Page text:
Ashes post-mortem: What next for England after 4-0 embarrassment?


England’s woeful Ashes campaign came to a humiliating conclusion as the latest in a long line of batting collapses condemned them to a crushing defeat in Hobart.

After losing the series 4-0 and barely competing along the way, the post mortem is only just beginning. Here we look at what went wrong and what can be done about it.

Just how bad was this series?

The England squad looks dejected after their latest thrashing.
The England squad looks dejected after their latest thrashing (Darren England/AAP)

In terms of overall scoreline, a slim improvement on the 5-0 whitewashes suffered in 2006-07 and 2013-14 but anyone who stuck with those chastening campaigns all the way through will know they were more competitive than what has unfolded over the last few weeks.

The margins of defeat here have been enormous and a clean sweep of thumping defeats would surely have been sealed were it not for rain breaks in Sydney. As former captain Sir Alastair Cook has already indicated, this is rock bottom.

Will Joe Root pay the price?

Joe Root is still eager to lead after a painful tour.
Joe Root is still eager to lead after a painful tour (Jason O’Brien/PA)

In the normal course of events the captain would be expected to jump or be pushed, and this is Joe Root’s third successive Ashes campaign without lifting the urn.

But his position does not appear to be under immediate threat.

He has already said he is eager to lead the rebuild and the only viable candidate to succeed him, Ben Stokes, does not appear to be circling.

Not enough players are sure of their place and even fewer have proven leadership skills, while the county game is hardly teeming with options.

So where else could the axe fall?

CEO Tom Harrison (left) and head coach Chris Silverwood (right) will face scrutiny.
CEO Tom Harrison, left, and head coach Chris Silverwood, right, will face scrutiny (Jason O’Brien/PA)

Head coach Chris Silverwood is clearly vulnerable.

He saw his role and responsibilities beefed up last year when he assumed the duties of sacked national selector Ed Smith.

He admitted at the time that change put his neck on the line and his position now looks tenuous.

But the man who appointed him and increased his power base, Ashley Giles, is hardly safe either.

His time as managing director of men’s cricket at the ECB is reaching a crossroads and it is possible the entire role is an unnecessary layer of administration.

Beyond that, ECB chief executive Tom Harrison may not be viewed as the right man to lead the clean-up operation of a mess he has overseen over the course of seven years.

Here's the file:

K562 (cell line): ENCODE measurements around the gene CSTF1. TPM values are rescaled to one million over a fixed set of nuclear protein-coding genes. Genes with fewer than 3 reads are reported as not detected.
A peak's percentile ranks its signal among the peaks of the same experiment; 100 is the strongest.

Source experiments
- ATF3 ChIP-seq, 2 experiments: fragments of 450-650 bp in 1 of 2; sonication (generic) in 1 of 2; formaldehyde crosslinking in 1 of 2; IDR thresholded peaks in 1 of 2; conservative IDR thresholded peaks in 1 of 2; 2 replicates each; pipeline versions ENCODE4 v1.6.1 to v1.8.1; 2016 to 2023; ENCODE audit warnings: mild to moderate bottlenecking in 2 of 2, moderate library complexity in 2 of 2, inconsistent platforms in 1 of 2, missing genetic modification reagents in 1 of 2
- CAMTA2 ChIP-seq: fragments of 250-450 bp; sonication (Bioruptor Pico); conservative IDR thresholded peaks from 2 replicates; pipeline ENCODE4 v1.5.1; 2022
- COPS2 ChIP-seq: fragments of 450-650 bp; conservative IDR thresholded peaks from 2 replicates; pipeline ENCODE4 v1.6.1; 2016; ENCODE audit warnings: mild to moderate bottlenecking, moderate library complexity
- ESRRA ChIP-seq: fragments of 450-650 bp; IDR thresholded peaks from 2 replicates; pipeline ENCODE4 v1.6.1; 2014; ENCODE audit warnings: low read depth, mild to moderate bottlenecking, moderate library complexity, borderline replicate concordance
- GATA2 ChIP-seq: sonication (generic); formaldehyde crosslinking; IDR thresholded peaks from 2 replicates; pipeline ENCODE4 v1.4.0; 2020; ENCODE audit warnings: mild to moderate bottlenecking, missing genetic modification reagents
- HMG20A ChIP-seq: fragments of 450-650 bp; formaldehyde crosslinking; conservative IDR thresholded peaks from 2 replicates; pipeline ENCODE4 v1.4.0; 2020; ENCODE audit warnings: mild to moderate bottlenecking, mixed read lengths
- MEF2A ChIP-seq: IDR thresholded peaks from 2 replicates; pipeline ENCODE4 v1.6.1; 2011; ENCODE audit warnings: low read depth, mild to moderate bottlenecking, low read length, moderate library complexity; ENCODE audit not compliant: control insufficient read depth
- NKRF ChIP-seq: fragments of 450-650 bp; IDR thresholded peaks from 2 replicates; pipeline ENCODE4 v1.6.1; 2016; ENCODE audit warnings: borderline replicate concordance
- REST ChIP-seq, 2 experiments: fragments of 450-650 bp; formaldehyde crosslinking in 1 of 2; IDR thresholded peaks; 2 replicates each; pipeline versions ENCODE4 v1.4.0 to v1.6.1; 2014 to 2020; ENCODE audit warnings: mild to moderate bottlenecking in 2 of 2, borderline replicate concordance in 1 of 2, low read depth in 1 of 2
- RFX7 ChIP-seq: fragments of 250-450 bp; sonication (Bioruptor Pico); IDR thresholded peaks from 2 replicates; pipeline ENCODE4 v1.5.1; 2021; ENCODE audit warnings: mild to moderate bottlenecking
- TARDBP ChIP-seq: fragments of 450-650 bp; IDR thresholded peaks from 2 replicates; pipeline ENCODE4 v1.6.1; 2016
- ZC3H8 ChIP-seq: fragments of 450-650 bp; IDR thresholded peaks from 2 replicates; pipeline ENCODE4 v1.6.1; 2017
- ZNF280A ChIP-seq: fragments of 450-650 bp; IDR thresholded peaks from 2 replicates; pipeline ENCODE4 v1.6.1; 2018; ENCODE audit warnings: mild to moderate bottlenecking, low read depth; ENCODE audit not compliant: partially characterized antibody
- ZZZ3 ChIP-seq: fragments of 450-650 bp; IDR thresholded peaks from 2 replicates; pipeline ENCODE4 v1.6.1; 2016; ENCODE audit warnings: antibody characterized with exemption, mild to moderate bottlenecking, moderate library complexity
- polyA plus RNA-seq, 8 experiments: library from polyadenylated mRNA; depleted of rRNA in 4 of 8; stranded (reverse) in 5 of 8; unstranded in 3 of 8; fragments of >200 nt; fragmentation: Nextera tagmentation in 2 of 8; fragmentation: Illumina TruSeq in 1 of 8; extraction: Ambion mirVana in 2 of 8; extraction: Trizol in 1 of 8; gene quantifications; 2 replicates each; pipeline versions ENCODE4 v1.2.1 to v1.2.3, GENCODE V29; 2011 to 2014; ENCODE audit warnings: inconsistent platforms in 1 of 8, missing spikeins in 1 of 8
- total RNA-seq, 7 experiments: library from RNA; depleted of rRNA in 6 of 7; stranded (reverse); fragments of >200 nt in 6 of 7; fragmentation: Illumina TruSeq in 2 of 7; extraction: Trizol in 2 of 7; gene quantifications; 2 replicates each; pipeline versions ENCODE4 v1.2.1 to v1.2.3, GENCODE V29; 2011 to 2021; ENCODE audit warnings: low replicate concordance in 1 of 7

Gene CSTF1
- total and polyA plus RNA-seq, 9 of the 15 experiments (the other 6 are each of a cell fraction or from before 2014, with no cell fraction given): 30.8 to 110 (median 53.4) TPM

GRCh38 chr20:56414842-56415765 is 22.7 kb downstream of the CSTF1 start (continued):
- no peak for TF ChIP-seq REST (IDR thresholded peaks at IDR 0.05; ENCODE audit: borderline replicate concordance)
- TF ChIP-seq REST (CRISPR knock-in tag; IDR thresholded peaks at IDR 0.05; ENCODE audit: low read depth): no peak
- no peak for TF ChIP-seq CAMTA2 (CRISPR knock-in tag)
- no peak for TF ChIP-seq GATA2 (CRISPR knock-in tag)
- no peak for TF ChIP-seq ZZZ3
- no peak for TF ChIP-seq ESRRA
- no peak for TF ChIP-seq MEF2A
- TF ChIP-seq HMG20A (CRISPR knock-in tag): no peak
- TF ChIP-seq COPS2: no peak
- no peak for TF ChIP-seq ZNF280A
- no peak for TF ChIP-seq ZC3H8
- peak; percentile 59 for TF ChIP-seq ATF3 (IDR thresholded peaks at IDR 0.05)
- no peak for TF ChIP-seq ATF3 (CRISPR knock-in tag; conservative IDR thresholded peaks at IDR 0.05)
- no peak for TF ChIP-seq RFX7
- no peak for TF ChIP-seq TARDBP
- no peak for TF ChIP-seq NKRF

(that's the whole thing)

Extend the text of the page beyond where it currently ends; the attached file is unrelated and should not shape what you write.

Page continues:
Performance director Mo Bobat has power but not profile and may escape much attention.

Will there be a clearout of players?

Haseeb Hameed is one of those in line to be dropped.
Haseeb Hameed is one of those in line to be dropped (Jason O’Brien/PA)

The squad for the next Test tour will be named next month and, while a little bit of tinkering around the edges can he expected, there will be no mass cull.

Jos Buttler, Haseeb Hameed, Rory Burns and Ollie Pope are in particularly precarious positions but the latter two have domestic records that far outstrip any of their likely replacements.

The problems are considerably deeper than a bungled selection policy.

What are these problems and can they be fixed?

Root attempted to grasp the nettle in the immediate aftermath of the fifth Test, reeling off a series of suggestions that all revolved around one theme: the inability of county cricket to produce international standard players.

His ad-hoc blueprint included the following ideas:

  • Revised Championship schedule, with more first-class games in high summer
  • Greater emphasis on producing spin bowlers and high pace
  • Change to the points system to incentivise high scores
  • Experiment with the Kookaburra ball
  • Truer batting patches and less extravagant seam movement

How likely are we to see changes any time soon?

There does appear to an acceptance among those in power, belatedly perhaps, that England’s fetishisation of white-ball cricket has gone so far that it has begun to cannibalise and endanger the longer format.
But it is less obvious how that consensus will be harnessed into direct change.
As it stands England still has four separate domestic competitions, with The Hundred unlikely to give up its own dedicated window in the season following last year’s launch.
Resistance from counties meant the new city-based tournament was layered on top of the two existing limited-overs competitions but it seems increasingly untenable to fight on every front.
The T20 Blast and The Hundred are two competitions fighting for one piece of land.
A smaller, more elite first division is also required in the Championship to provide the best-versus-best landscape that is badly needed.